Engagement banking – what’s the point?
It could be argued that engagement banking no longer makes sense
Backbase is on a mission to re-architect banking around the customer.
It could be argued that engagement banking no longer makes sense. In a world where digital, open banking and smart fintechs have stolen the show, the customer could potentially be more fickle than ever. Open APIs have completely changed the landscape, as people shop around and change financial institutions at will. If changing banks is easier than it ever has been, is there any real value to making heavy investments in customer engagement? Can customers be engaged in the first place, or will they simply be swayed by the best deal available at any time?
Not just current customers
According to Gallup research, not only is there still value in engagement, it’s essential for any financial institution that wants to stay relevant. We know that customers who are engaged stay longer and buy more. What usually happens is that we onboard them and then go into engagement mode as part of retaining them. At least that’s how it used to be. The game has changed however and its important to drive these efforts further back along the sales funnel. Engagement banking actually begins long before a prospective client even joins the customer base. It starts from the moment they are considered a potential client.
There has been a substantial change in how and when engagement is carried out. Whereas it once involved learning more about current customers to boost retention, today it begins well in advance of onboarding. Strategy and communications are not solely based on what somebody has done before. Big data provides such deep insights into people’s needs that the bank can optimize any offers made to them. Instead of adopting a one-size-fits-all approach, demographic, financial and geographic parameters can be used to target the right offer, the right way, first time.
Onboarding never stops
Effective engagement not only ensures that customers will sign up, it increases the longevity of the relationship. Aided by the bank’s experience and effective targeting, customers can be helped to select products that work for them in the long term. Such assistance shows them that the bank already understands them, which bodes well for any future relationship and builds confidence. Targeted rewards and loyalty benefits of course strengthen the relationship, but making the customer feel that they are front of mind from the start goes much further to engaging them. After all, they can most likely get similar rewards from a competing bank, so the conversation becomes about who can really help them control their financial destiny.
Onboarding, once achieved, essentially never stops. Customers can always look beyond their current provider for new products, so banks must constantly engage them to secure a place on the list of alternatives for any new requirement. Once a customer feels that a bank is really tuned into their needs, they will be more inclined to consider them first before looking around. They are engaged, and their current bank becomes the first provider they consider.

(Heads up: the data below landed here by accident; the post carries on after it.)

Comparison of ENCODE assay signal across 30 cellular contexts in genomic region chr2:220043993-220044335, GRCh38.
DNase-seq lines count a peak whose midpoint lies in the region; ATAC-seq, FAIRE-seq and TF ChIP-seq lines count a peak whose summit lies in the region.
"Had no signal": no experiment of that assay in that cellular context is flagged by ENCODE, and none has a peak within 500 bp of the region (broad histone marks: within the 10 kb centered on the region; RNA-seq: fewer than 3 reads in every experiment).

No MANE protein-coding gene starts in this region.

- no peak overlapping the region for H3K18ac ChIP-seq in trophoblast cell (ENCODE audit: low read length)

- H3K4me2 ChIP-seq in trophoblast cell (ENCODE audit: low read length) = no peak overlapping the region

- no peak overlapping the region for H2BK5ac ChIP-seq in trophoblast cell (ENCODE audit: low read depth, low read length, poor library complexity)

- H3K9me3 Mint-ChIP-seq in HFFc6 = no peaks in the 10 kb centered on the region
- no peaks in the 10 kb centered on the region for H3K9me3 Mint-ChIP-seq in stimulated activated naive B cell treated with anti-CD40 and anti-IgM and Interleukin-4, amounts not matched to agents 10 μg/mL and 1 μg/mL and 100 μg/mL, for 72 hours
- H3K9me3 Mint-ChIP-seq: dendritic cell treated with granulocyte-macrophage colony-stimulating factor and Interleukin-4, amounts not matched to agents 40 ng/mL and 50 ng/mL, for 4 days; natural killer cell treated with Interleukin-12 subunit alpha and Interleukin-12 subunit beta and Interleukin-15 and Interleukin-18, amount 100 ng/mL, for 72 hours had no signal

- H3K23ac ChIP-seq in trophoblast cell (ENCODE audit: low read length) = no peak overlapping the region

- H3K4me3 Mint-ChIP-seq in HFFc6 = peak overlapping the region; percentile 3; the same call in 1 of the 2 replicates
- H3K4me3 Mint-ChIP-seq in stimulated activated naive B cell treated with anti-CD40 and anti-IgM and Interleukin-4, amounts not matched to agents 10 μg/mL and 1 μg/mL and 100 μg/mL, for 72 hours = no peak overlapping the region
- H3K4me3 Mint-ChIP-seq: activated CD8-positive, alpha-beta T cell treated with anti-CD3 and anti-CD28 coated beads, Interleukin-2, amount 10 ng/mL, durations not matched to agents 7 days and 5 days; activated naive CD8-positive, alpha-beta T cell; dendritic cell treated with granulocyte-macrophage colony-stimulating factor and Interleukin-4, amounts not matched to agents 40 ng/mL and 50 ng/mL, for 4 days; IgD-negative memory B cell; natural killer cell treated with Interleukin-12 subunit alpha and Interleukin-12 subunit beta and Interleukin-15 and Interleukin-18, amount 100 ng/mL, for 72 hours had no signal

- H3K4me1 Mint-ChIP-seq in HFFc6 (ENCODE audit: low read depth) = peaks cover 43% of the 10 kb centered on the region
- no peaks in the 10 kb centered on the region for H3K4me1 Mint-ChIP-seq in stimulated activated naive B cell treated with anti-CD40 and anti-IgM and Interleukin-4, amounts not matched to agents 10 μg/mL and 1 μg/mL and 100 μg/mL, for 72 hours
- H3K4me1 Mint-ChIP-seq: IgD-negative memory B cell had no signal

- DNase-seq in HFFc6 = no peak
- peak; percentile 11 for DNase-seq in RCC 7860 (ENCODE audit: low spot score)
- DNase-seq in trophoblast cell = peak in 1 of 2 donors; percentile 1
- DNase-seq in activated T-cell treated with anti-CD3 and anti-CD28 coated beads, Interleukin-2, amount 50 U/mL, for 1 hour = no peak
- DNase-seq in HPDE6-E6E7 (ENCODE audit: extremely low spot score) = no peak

Proactive, omni-channel engagement
To convince a customer they will act in their best interests for years to come, banks must replicate this proactive engagement across all channels. Each channel should reinforce their superior understanding of a customer’s needs. Digital channels are part of the toolkit, facilitating timely re-targeting, clever mobile-based communications, and more. All of this ensures relevant messaging, showing a customer their needs have not only been noted, but proactively acted upon. All strings of the omni-channel effort must support this endeavour, including the human aspects, such as face-to-face. The customer representative must be as tuned into their needs as other channels. This is how banks can ensure a breakdown in engagement does not occur.
However a bank communicates, every contact point is an opportunity to convince the customer that staying put is the best option for any decisions they make in their financial life.
An emotional connection
In any conversation, building strong connections needs a display of engagement and interest. If every part of the bank is listening, it displays that engagement to the customer, so the customer will engage too. It’s a two-way street, and the bank must lead by example as part of building and maintaining valuable relationships.
Engagement boosts relevancy, creating long-lasting ties that benefit both parties. It future-proofs the bank for an industry that has become unrecognizable in recent years. True engagement lets a bank intertwine with the very fabric of people’s financial lives. Their role in the future is therefore secured as they can continue to learn about the customer and further optimize offerings to their needs. The bank becomes more than merely a provider, it becomes a partner to customers as they go about one of the most important aspects of their lives. As with so many other things, great engagement banking is, at the end of the day, simply a matter of good communication.